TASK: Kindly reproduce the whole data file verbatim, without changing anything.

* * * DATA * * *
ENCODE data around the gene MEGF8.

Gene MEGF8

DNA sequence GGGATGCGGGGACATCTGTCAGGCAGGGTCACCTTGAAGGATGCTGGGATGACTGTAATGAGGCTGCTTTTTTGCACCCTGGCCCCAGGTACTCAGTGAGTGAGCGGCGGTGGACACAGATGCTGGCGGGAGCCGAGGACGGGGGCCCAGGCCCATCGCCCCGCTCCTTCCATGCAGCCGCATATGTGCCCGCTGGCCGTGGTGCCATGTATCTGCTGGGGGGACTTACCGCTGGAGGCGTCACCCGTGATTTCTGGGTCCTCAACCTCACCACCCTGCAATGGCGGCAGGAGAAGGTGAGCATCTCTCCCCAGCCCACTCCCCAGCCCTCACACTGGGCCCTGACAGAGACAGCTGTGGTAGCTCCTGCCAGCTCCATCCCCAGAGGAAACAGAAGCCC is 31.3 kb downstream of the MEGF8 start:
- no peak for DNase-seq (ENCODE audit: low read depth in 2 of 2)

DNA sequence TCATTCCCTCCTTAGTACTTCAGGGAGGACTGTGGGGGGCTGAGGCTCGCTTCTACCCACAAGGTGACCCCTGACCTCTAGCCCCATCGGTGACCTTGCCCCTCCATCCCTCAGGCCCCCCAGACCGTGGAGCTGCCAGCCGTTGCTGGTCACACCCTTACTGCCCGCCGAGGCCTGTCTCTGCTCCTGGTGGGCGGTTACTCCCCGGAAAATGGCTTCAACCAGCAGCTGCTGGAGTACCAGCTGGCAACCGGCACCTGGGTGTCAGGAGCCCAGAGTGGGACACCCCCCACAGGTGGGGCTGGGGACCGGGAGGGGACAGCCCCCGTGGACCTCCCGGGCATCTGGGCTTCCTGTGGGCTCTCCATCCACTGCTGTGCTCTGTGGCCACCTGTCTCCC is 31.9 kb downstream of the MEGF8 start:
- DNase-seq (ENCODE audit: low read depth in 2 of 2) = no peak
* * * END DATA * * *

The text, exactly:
ENCODE data around the gene MEGF8.

Gene MEGF8

DNA sequence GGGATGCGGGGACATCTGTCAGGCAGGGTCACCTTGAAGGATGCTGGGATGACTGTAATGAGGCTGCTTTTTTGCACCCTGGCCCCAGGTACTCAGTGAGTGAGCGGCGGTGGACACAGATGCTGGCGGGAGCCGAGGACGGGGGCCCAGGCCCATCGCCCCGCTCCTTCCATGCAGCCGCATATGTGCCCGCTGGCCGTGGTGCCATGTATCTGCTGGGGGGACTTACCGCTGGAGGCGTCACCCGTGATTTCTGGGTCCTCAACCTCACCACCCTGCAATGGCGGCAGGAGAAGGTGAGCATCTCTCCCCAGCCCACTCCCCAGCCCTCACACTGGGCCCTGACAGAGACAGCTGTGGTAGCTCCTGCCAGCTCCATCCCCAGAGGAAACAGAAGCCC is 31.3 kb downstream of the MEGF8 start:
- no peak for DNase-seq (ENCODE audit: low read depth in 2 of 2)

DNA sequence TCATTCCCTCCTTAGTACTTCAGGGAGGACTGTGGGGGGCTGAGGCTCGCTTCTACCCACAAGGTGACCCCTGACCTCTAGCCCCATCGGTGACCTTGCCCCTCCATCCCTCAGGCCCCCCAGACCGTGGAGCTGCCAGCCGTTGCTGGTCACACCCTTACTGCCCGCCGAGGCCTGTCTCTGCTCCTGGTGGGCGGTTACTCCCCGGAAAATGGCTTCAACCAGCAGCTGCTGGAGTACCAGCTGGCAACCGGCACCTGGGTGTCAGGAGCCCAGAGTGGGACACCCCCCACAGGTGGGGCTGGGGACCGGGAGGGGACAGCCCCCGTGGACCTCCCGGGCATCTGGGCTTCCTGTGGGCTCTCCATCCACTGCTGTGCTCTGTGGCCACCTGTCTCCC is 31.9 kb downstream of the MEGF8 start:
- DNase-seq (ENCODE audit: low read depth in 2 of 2) = no peak